“A powerfully moving book . . . You will laugh, you will weep, you will be proud and you will rail.” —Charleston News and Courier
Yamacraw Island was haunting, nearly deserted, and beautiful. Separated from the mainland of South Carolina by a wide tidal river, it was accessible only by boat. But for the handful of families that lived on Yamacraw, America was a world away. For years these families lived proudly from the sea until waste from industry destroyed the oyster beds essential to their very existence. Already poor, they knew they would have to face an uncertain future unless, somehow, they learned a new life. But they needed someone to teach them, and their rundown schoolhouse had no teacher.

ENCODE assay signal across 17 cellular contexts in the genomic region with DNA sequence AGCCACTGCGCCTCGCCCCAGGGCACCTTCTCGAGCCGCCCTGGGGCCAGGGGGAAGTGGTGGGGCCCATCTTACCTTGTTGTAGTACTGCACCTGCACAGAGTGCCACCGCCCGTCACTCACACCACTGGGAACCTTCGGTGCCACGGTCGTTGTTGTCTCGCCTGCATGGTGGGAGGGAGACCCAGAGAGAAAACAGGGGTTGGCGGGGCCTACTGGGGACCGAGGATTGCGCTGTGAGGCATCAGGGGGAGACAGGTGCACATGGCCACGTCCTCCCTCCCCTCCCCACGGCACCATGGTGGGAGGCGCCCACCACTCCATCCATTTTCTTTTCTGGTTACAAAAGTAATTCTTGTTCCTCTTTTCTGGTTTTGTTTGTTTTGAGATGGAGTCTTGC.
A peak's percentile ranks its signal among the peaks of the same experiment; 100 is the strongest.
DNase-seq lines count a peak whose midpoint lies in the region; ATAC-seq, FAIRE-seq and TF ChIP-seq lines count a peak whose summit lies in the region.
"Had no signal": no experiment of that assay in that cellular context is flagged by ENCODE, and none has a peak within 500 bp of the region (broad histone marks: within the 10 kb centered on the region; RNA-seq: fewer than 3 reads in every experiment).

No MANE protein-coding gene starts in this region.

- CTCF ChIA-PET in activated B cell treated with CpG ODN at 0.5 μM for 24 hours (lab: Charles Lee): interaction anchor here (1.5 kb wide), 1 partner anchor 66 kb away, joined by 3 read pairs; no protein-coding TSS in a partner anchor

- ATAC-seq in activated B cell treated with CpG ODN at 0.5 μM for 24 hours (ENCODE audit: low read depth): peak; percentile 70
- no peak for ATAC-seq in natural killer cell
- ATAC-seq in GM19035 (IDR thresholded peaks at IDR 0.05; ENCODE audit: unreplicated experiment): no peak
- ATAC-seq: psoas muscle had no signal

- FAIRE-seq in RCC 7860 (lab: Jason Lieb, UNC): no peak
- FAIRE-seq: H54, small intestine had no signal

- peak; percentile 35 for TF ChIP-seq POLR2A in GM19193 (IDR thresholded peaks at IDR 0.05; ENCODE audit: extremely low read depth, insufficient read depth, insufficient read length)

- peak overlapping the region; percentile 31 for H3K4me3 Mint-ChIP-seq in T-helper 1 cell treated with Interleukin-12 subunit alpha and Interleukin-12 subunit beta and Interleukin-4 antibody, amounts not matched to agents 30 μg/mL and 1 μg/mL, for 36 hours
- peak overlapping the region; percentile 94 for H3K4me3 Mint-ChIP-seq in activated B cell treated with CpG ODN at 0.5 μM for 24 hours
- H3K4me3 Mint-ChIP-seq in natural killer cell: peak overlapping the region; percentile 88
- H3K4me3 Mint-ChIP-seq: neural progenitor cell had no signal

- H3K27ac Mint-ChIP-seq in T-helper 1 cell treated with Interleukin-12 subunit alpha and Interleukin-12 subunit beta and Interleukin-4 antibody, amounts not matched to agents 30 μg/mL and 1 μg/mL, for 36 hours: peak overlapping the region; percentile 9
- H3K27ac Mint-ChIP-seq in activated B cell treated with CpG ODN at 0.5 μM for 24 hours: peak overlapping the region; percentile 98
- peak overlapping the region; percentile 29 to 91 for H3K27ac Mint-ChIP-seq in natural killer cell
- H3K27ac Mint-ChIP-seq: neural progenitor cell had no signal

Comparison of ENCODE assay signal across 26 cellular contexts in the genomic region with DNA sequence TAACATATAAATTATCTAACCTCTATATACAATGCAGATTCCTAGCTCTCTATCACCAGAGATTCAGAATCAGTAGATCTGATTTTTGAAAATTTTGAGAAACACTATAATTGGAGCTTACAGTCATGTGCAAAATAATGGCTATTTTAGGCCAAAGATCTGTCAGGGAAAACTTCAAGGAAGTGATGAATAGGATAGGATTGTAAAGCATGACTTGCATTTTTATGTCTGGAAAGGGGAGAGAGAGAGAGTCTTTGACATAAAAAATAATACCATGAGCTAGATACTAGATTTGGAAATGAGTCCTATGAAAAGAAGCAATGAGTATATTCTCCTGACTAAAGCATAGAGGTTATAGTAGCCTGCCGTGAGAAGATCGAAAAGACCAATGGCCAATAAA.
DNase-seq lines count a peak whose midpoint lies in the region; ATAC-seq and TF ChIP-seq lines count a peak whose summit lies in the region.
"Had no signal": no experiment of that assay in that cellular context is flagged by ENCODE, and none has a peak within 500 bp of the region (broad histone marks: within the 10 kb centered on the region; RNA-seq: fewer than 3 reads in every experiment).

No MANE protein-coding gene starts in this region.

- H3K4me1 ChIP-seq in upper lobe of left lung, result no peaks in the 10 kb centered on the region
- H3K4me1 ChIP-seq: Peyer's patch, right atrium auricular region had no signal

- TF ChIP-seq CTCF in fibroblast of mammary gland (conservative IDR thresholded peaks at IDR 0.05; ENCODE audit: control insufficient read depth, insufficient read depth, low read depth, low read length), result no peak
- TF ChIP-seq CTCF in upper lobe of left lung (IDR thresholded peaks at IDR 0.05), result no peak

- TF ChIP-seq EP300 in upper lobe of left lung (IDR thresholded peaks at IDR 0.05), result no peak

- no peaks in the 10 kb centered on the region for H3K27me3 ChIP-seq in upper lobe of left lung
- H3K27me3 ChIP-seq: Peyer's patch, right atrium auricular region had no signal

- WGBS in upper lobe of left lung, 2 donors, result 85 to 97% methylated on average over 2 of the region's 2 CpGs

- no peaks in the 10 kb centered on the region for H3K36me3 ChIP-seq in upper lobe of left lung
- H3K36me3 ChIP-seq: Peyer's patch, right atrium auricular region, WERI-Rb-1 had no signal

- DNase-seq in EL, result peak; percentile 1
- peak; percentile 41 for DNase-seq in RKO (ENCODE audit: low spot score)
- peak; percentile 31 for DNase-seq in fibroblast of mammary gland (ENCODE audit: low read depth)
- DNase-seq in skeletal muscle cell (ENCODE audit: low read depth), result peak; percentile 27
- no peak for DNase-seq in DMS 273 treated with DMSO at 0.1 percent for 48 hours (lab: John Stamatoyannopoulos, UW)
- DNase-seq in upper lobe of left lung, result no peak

The Water Is Wide is Pat Conroy’s extraordinary memoir based on his experience as one of two teachers in a two-room schoolhouse, working with children the world had pretty much forgotten. It was a year that changed his life, and one that introduced a group of poor Black children to a world they did not know existed.
“A hell of a good story.” —The New York Times
“[Pat] Conroy cuts through his experiences with a sharp edge of irony. . . . He brings emotion, writing talent and anger to his story.” —Baltimore Sun
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"Got this on Kindle as we were touring the Intracoastal Waterway from Jacksonville, FL, to Charleston, SC. A memoir of Conroy's one year teaching experience on Daefuskey Island, SC, at a two-room school of all Negro children, where he taught grades 4 - 8.
Joan (5 out of 5 stars)